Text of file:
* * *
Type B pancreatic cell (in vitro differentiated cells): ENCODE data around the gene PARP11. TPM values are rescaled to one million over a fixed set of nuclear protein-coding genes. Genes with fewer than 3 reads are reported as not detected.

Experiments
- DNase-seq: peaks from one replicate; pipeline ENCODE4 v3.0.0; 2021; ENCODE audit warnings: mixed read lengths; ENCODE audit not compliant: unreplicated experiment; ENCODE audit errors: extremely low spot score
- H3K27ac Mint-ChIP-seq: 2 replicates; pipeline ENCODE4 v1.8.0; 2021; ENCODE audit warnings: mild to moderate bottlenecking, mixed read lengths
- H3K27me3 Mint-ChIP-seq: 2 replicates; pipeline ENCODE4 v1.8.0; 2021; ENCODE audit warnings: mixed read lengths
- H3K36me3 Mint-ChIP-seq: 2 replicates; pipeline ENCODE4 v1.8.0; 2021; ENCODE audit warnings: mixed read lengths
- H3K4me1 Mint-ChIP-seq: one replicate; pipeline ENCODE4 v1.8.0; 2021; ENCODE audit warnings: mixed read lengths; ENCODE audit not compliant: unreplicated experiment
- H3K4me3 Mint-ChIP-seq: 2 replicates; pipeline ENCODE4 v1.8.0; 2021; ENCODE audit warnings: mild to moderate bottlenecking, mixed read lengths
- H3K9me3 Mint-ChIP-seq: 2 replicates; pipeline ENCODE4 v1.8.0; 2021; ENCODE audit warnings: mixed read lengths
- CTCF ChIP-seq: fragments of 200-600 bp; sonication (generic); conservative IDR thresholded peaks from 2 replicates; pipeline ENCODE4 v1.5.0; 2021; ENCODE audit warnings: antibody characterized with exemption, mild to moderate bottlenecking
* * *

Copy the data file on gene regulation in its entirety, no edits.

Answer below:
Type B pancreatic cell (in vitro differentiated cells): ENCODE data around the gene PARP11. TPM values are rescaled to one million over a fixed set of nuclear protein-coding genes. Genes with fewer than 3 reads are reported as not detected.

Experiments
- DNase-seq: peaks from one replicate; pipeline ENCODE4 v3.0.0; 2021; ENCODE audit warnings: mixed read lengths; ENCODE audit not compliant: unreplicated experiment; ENCODE audit errors: extremely low spot score
- H3K27ac Mint-ChIP-seq: 2 replicates; pipeline ENCODE4 v1.8.0; 2021; ENCODE audit warnings: mild to moderate bottlenecking, mixed read lengths
- H3K27me3 Mint-ChIP-seq: 2 replicates; pipeline ENCODE4 v1.8.0; 2021; ENCODE audit warnings: mixed read lengths
- H3K36me3 Mint-ChIP-seq: 2 replicates; pipeline ENCODE4 v1.8.0; 2021; ENCODE audit warnings: mixed read lengths
- H3K4me1 Mint-ChIP-seq: one replicate; pipeline ENCODE4 v1.8.0; 2021; ENCODE audit warnings: mixed read lengths; ENCODE audit not compliant: unreplicated experiment
- H3K4me3 Mint-ChIP-seq: 2 replicates; pipeline ENCODE4 v1.8.0; 2021; ENCODE audit warnings: mild to moderate bottlenecking, mixed read lengths
- H3K9me3 Mint-ChIP-seq: 2 replicates; pipeline ENCODE4 v1.8.0; 2021; ENCODE audit warnings: mixed read lengths
- CTCF ChIP-seq: fragments of 200-600 bp; sonication (generic); conservative IDR thresholded peaks from 2 replicates; pipeline ENCODE4 v1.5.0; 2021; ENCODE audit warnings: antibody characterized with exemption, mild to moderate bottlenecking